By: Dr Hamid Hejrati
Resident of Orthopedic Surgery
Iran, Mashhad university of medical science
Exact incidence in children unknown
One of the most common “deformities”
evaluated by pediatric orthopaedists.
“usual in infants, common in children, and
within the normal range in adults” in
assessing and documenting the spontaneous
development of the longitudinal arch.
The heel excessive eversion during weight
Forefoot usually abducted, midfoot sag with
lowering of the longitudinal arch the talar head
and navicular tuberosity appear to be in contact
with the floor and to participate excessively in
The medial column of the foot appears longer than
the lateral column.
Severe flexible flatfoot in an 8-year-old girl. A, Posterior view.
Shortening of the Achilles tendon valgus eversion of the heels.
The talar heads are prominent. B, Medial view, (left). Weight
bearing on the entire arch, particularly on the talonavicular area,
is a source of symptoms. C, Medial breakdown of the left shoe.
The entire foot is often described as pronated,
although this description is misleading because
the forefoot is actually supinated in relation to
the hindfoot, a fact that is most appreciated
when the hindfoot is corrected operatively or
stabilized manually during physical examination.
A standing lateral radiograph
allows measurement of the
lateral talus–first metatarsal
angle, or Meary angle. This angle
is normally 0 degrees (a straight
In a flexible flatfoot an apex-plantarward angle will be
present. The normal range of this angle also varies with
age, with spontaneous improvement in plantar sag seen
until age 8 years.
The location of the sag—talonavicular or
naviculocuneiform joint—can be determined and may
suggest the cause of an abnormal measurement (i.e.,
a tight heel cord producing a plantar flexed talus and
The degree of plantar flexion of the talus—
the angle formed by the longitudinal axis of
the talus and the horizontal—can also be
measured (normal, 26.5 ± 5.3 degrees) as
can the calcaneal pitch angle, which is
formed by the axis of the calcaneus and the
Reason to obtain radiographs to rule out causes of
the “deformity” other than idiopathy.
The differential diagnosis includes:
1. tarsal coalition,
2. congenital vertical talus (convex pes valgus),
3. persistent talipes calcaneovalgus,
4. an accessory navicular,
5. various arthritic and inflammatory conditions.
Most of these conditions are diagnosed primarily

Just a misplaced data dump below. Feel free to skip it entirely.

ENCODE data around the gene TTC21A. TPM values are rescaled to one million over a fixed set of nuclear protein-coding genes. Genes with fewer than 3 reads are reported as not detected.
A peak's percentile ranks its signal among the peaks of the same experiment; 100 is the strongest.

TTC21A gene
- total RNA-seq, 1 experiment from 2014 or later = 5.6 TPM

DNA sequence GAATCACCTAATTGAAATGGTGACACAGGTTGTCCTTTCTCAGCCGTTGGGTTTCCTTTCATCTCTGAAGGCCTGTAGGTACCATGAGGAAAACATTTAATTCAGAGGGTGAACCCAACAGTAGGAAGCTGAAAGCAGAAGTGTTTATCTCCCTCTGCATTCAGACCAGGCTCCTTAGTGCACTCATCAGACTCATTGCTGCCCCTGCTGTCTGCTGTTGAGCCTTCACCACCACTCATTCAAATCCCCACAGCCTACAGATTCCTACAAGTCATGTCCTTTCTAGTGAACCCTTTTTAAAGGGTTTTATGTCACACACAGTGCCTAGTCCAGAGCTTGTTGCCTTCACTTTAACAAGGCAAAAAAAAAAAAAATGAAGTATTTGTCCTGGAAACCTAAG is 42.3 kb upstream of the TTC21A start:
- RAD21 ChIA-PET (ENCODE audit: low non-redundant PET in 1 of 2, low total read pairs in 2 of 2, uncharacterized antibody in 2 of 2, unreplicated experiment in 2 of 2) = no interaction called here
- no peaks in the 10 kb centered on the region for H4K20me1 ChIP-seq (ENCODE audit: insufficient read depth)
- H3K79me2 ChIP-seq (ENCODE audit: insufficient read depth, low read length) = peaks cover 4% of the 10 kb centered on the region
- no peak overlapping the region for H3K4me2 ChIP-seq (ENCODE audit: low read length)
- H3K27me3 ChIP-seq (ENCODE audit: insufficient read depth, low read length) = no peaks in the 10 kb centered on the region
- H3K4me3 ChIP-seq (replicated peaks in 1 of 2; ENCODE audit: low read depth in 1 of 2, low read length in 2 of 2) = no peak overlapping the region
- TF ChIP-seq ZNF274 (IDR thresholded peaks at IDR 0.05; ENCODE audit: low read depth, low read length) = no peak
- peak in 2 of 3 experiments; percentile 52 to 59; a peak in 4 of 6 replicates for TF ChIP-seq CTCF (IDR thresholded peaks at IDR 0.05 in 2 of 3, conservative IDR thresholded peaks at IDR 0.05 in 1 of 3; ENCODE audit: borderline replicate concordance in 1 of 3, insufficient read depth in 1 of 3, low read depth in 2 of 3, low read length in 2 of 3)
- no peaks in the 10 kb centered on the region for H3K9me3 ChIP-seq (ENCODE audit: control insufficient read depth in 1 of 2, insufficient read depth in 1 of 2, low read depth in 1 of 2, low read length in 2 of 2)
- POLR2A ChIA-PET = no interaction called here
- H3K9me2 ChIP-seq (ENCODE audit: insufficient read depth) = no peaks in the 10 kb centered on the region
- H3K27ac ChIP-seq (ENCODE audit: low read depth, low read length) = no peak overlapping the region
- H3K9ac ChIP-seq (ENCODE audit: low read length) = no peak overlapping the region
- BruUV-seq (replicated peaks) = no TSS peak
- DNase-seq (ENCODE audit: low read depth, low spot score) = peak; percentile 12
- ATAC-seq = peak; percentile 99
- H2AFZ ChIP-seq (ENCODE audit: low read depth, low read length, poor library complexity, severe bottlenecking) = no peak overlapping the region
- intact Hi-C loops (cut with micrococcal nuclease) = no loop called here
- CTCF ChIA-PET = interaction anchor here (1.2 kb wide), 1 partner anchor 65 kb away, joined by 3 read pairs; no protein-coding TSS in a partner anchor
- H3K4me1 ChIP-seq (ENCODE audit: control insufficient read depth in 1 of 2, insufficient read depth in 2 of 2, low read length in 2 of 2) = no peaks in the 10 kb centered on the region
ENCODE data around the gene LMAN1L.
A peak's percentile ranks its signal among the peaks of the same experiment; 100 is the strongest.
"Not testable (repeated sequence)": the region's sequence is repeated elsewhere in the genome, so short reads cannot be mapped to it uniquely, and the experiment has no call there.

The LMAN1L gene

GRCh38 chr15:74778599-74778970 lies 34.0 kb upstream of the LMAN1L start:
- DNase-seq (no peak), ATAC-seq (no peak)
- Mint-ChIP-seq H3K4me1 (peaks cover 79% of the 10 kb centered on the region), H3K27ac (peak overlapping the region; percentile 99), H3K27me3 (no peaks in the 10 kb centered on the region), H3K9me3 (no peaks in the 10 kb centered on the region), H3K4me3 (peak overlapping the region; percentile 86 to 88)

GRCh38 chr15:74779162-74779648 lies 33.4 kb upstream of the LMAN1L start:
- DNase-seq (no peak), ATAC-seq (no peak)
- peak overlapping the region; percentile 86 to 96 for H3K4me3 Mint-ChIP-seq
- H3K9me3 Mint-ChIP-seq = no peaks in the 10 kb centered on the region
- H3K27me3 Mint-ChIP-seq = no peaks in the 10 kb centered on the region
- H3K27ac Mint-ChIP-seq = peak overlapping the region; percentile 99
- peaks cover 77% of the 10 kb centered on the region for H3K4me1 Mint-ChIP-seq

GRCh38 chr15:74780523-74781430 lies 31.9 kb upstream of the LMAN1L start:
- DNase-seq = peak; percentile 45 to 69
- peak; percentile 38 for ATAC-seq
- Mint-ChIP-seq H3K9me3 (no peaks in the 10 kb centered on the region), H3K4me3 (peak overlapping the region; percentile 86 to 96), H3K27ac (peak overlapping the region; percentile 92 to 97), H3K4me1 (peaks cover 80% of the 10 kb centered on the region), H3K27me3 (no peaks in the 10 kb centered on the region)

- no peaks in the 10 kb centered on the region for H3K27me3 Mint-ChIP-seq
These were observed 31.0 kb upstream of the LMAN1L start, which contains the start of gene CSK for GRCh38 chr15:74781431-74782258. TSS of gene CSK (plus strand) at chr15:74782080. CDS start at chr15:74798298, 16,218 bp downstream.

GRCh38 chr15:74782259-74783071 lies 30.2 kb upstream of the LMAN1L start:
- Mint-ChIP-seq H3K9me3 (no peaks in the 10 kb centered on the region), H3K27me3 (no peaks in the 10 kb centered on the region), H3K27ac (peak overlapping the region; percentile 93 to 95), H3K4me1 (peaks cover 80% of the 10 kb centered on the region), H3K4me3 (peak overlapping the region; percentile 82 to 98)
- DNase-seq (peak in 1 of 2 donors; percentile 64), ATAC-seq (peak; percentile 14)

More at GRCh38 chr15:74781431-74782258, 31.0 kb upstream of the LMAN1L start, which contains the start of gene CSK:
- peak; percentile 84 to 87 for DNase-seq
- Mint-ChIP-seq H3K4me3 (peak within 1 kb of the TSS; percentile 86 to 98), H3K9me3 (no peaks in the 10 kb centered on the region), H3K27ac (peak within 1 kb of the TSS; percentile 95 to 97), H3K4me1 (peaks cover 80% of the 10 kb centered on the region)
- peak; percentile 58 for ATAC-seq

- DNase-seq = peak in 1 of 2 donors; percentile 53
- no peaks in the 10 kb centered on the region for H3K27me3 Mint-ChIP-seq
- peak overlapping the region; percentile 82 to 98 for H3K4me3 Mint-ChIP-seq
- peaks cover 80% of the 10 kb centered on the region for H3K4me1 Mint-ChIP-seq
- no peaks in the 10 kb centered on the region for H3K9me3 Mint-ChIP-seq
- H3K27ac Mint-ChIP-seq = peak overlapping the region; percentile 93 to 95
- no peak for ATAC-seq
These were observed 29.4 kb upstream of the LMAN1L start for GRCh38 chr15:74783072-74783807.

from the history and physical examination findings,
and in such situations radiographs should be used to
confirm a suspected diagnosis.
radiographs obtained to appease parents—to “prove”
that the flexible flatfoot is indeed just that.
In otherwise typical cases it is unnecessary for
In the typical flexible flatfoot, the longitudinal
arch reconstitutes when the foot is in a non–
Inversion of the heels and arch reconstitution
during toe standing are requisite examination
findings for a diagnosis of flexible flatfoot.
The general neurologic assessment—observation
of gait, coordination, and reflexes—will uncover
neurologic or myopathic conditions associated
with flatfeet in which the foot position may be
due to weakness poliomyelitis, peripheral
neuropathy, weakness with Achilles tendon
contracture Duchenne muscular dystrophy, or
spasticity with equinus cerebral palsy.
Particular attention to the Achilles tendon is
important because a contracture tends to
make hypermobile flatfeet symptomatic.
Should be asked to walk on the heels, which
will be difficult. Passive dorsiflexion of the
foot, with the heel locked in varus
(inverted), will demonstrate contracture.
They have had progressive arch pain
medially, sometimes with callus
development and medial shoe breakdown.
The arch is usually obscured in an infant’s foot
because of subcutaneous fat, and spontaneous
resolution of fat foot can be anticipated as the
young child matures and such fat atrophies.
Improvement in the sag of the medial ray of the foot
would suggest that ligamentous laxity in a toddler
spontaneously resolves as the ligaments become
Development of the arch is independent of the use
of such external orthoses or the wearing of
Studies shows presence or absence of a
longitudinal arch did not correlate with disability
and that a flatfoot was compatible with normal
function unless an Achilles tendon contracture
More significant is the tendency for children
wearing closed-toe or “fashionable” shoes to have
arch development inhibited by placing a valgus
stress on the first MTP joint.
No treatment is indicated in an asymptomatic
pediatric patient. Education and reassurance
are the mainstays.
With the lack of objective studies
demonstrating a lasting change in the
radiographic anatomy of the foot with the use
of corrective devices, there is no medical
indication for the treatment of asymptomatic
Exercises to treat flatfoot. A,
Manual stretching with the knee
extended and the hindfoot inverted.
Multiple daily repetitions are
prescribed. B, Passive stretching of
the triceps surae in an older child.
Note that the feet are inverted, the
knees are extended, and the heels